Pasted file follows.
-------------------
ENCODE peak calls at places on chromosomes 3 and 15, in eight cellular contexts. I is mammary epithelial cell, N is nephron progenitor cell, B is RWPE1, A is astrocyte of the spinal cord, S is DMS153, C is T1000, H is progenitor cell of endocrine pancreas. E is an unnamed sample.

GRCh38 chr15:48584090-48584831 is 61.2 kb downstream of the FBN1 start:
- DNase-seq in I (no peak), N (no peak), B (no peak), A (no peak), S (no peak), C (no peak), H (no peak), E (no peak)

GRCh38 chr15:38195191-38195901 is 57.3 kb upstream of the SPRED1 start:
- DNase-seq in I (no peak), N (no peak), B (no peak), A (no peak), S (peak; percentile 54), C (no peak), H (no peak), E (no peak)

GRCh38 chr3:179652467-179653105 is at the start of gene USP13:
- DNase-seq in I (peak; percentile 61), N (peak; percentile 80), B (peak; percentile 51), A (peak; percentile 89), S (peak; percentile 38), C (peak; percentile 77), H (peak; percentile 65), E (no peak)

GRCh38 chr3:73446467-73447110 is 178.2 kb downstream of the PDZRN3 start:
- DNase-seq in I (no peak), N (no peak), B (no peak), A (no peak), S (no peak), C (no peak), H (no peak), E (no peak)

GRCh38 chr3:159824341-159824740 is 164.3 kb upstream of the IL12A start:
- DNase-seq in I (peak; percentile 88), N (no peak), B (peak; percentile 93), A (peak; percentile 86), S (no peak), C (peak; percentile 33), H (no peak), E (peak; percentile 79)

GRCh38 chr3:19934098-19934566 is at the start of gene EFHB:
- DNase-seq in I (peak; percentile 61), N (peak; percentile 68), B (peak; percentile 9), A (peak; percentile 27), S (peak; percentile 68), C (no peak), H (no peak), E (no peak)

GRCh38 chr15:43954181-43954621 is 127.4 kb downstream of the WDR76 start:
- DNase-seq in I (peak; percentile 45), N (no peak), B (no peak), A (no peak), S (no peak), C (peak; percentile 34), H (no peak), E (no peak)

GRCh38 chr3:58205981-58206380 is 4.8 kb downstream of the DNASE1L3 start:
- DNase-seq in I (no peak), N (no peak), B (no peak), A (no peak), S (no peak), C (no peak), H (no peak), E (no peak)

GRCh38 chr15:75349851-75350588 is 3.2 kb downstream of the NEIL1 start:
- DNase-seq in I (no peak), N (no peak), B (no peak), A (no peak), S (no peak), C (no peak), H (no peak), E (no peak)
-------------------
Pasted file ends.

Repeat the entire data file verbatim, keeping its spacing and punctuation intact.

ENCODE peak calls at places on chromosomes 3 and 15, in eight cellular contexts. I is mammary epithelial cell, N is nephron progenitor cell, B is RWPE1, A is astrocyte of the spinal cord, S is DMS153, C is T1000, H is progenitor cell of endocrine pancreas. E is an unnamed sample.

GRCh38 chr15:48584090-48584831 is 61.2 kb downstream of the FBN1 start:
- DNase-seq in I (no peak), N (no peak), B (no peak), A (no peak), S (no peak), C (no peak), H (no peak), E (no peak)

GRCh38 chr15:38195191-38195901 is 57.3 kb upstream of the SPRED1 start:
- DNase-seq in I (no peak), N (no peak), B (no peak), A (no peak), S (peak; percentile 54), C (no peak), H (no peak), E (no peak)

GRCh38 chr3:179652467-179653105 is at the start of gene USP13:
- DNase-seq in I (peak; percentile 61), N (peak; percentile 80), B (peak; percentile 51), A (peak; percentile 89), S (peak; percentile 38), C (peak; percentile 77), H (peak; percentile 65), E (no peak)

GRCh38 chr3:73446467-73447110 is 178.2 kb downstream of the PDZRN3 start:
- DNase-seq in I (no peak), N (no peak), B (no peak), A (no peak), S (no peak), C (no peak), H (no peak), E (no peak)

GRCh38 chr3:159824341-159824740 is 164.3 kb upstream of the IL12A start:
- DNase-seq in I (peak; percentile 88), N (no peak), B (peak; percentile 93), A (peak; percentile 86), S (no peak), C (peak; percentile 33), H (no peak), E (peak; percentile 79)

GRCh38 chr3:19934098-19934566 is at the start of gene EFHB:
- DNase-seq in I (peak; percentile 61), N (peak; percentile 68), B (peak; percentile 9), A (peak; percentile 27), S (peak; percentile 68), C (no peak), H (no peak), E (no peak)

GRCh38 chr15:43954181-43954621 is 127.4 kb downstream of the WDR76 start:
- DNase-seq in I (peak; percentile 45), N (no peak), B (no peak), A (no peak), S (no peak), C (peak; percentile 34), H (no peak), E (no peak)

GRCh38 chr3:58205981-58206380 is 4.8 kb downstream of the DNASE1L3 start:
- DNase-seq in I (no peak), N (no peak), B (no peak), A (no peak), S (no peak), C (no peak), H (no peak), E (no peak)

GRCh38 chr15:75349851-75350588 is 3.2 kb downstream of the NEIL1 start:
- DNase-seq in I (no peak), N (no peak), B (no peak), A (no peak), S (no peak), C (no peak), H (no peak), E (no peak)